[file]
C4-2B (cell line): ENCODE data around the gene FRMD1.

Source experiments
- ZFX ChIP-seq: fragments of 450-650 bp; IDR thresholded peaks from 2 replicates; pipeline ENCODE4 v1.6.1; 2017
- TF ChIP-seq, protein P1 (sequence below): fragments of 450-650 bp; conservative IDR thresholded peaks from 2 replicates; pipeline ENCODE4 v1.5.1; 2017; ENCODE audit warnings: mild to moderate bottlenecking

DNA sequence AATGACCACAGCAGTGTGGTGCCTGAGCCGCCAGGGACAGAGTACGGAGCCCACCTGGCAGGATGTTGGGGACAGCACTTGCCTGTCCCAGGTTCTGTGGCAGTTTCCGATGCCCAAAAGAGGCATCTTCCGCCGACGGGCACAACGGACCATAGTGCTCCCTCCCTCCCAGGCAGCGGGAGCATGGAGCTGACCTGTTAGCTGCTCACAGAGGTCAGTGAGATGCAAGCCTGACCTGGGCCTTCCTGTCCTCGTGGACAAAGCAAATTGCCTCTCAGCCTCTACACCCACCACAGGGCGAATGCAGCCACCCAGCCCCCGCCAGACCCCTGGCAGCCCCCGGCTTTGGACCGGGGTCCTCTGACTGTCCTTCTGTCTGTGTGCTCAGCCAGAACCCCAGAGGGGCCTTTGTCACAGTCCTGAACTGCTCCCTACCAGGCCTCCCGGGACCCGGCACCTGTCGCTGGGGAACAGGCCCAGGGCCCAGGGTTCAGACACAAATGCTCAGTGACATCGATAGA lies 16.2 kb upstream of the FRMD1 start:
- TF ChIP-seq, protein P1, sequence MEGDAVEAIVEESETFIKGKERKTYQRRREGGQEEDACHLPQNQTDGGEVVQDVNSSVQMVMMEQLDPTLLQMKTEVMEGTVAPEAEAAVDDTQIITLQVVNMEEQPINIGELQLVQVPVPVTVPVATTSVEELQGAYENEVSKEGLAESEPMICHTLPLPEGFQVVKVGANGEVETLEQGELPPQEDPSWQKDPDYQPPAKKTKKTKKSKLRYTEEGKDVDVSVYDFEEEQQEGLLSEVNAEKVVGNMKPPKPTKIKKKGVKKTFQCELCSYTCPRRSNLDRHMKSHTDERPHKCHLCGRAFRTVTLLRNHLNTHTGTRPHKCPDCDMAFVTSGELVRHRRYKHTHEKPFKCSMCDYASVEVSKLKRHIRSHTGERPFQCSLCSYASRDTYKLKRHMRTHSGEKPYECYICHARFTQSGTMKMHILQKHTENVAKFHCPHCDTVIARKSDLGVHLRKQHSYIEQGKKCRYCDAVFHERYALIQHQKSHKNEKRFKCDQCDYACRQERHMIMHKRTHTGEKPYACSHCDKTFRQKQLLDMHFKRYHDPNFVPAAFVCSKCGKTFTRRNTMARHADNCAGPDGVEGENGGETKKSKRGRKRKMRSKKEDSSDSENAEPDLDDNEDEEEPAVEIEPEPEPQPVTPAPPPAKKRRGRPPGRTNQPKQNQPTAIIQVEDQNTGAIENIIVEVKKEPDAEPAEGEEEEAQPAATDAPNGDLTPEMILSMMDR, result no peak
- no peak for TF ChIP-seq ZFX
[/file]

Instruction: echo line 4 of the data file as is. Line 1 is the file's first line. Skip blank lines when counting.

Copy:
- TF ChIP-seq, protein P1 (sequence below): fragments of 450-650 bp; conservative IDR thresholded peaks from 2 replicates; pipeline ENCODE4 v1.5.1; 2017; ENCODE audit warnings: mild to moderate bottlenecking